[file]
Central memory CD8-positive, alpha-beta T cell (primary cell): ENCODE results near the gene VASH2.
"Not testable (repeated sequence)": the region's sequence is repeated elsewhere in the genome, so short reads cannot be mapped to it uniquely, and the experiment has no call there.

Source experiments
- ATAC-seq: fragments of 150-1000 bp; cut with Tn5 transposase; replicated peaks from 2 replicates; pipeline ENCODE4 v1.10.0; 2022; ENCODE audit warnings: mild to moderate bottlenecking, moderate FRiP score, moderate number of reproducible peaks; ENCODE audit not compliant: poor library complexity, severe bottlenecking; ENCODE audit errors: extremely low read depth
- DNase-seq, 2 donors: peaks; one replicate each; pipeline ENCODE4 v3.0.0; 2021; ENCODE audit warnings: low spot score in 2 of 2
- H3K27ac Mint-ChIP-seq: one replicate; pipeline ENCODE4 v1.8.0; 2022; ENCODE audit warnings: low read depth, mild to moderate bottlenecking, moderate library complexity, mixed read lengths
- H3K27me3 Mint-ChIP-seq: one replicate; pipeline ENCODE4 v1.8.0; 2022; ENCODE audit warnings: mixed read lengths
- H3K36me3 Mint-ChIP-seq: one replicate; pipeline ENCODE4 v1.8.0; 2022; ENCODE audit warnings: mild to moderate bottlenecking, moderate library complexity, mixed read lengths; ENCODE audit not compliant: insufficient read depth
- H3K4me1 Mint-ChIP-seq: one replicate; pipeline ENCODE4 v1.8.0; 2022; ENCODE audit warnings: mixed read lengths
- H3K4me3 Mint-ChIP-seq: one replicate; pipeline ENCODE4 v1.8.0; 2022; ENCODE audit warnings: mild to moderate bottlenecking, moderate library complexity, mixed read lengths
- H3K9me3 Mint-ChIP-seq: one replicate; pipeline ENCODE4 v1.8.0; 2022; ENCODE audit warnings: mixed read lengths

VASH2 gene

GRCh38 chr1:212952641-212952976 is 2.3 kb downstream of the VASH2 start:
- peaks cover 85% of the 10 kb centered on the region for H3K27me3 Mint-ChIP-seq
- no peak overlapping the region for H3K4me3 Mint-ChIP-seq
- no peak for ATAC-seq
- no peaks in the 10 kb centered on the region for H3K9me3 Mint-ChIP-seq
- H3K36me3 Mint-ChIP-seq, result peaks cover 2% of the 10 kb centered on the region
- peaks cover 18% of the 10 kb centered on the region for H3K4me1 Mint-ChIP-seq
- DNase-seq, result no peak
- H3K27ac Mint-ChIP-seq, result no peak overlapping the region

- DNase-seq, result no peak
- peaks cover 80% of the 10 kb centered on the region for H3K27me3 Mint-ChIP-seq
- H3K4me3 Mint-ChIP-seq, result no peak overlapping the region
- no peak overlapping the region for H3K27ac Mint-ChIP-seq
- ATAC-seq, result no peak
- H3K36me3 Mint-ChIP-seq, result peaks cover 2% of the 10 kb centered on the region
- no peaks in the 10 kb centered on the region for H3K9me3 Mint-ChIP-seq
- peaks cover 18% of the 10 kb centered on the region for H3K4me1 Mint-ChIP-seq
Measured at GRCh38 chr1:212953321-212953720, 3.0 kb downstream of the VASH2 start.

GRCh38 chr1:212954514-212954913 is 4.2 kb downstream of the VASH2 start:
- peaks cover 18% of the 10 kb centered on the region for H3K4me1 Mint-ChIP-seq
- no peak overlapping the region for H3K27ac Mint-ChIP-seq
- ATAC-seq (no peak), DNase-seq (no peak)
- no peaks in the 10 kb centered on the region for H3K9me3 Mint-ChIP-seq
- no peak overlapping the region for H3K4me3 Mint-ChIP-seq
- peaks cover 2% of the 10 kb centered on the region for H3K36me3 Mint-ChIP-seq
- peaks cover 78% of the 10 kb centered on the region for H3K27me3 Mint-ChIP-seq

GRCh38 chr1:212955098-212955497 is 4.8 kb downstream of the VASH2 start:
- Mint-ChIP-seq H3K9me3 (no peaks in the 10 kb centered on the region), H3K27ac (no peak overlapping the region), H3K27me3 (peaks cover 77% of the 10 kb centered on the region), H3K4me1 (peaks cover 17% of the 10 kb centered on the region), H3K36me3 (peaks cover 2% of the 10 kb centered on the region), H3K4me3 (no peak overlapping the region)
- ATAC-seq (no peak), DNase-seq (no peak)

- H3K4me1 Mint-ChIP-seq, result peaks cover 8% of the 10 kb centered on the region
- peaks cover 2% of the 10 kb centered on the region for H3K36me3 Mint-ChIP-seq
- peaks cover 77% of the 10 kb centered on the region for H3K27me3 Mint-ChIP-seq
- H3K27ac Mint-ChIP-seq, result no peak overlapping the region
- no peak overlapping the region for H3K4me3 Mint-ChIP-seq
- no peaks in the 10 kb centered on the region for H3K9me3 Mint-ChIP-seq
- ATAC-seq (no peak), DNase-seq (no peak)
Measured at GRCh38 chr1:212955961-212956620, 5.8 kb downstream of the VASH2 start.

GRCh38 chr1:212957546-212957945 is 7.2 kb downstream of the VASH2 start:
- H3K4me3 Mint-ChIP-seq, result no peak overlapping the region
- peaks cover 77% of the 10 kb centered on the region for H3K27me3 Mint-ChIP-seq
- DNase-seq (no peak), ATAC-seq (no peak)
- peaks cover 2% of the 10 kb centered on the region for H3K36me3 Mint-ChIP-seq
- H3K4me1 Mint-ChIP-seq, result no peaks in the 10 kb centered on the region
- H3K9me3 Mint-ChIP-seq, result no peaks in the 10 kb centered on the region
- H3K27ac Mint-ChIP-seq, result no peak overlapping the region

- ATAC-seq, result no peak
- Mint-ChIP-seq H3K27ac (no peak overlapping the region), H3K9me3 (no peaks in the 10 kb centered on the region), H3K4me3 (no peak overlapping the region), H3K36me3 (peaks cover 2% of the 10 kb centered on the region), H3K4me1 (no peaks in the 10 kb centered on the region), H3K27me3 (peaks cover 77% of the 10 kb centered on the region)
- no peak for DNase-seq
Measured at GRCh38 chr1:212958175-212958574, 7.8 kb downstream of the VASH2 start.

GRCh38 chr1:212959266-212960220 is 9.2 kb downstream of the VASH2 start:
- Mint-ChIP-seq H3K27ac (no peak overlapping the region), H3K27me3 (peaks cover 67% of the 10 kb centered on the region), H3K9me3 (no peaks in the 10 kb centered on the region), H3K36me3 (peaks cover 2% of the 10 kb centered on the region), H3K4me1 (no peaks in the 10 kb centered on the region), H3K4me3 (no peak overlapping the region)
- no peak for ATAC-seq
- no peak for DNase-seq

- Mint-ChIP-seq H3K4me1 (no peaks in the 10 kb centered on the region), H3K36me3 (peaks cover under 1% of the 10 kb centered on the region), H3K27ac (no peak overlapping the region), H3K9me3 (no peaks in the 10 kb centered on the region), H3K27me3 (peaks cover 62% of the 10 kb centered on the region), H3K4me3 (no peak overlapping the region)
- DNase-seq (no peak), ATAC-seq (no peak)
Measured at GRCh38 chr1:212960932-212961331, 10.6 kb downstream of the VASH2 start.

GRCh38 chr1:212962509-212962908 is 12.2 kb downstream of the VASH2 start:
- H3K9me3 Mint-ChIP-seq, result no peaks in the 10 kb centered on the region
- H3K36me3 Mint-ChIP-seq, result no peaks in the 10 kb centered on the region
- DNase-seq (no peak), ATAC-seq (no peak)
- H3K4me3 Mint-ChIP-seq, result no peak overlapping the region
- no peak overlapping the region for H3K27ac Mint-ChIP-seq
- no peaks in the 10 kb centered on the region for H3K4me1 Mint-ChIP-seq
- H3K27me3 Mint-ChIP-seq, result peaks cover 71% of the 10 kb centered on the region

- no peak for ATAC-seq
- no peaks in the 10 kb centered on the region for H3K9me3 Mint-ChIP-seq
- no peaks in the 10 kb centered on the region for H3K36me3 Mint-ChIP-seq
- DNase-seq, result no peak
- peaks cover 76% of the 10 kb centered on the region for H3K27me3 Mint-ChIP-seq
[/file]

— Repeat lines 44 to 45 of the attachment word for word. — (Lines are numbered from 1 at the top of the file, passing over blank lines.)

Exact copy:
- peaks cover 77% of the 10 kb centered on the region for H3K27me3 Mint-ChIP-seq
- H3K27ac Mint-ChIP-seq, result no peak overlapping the region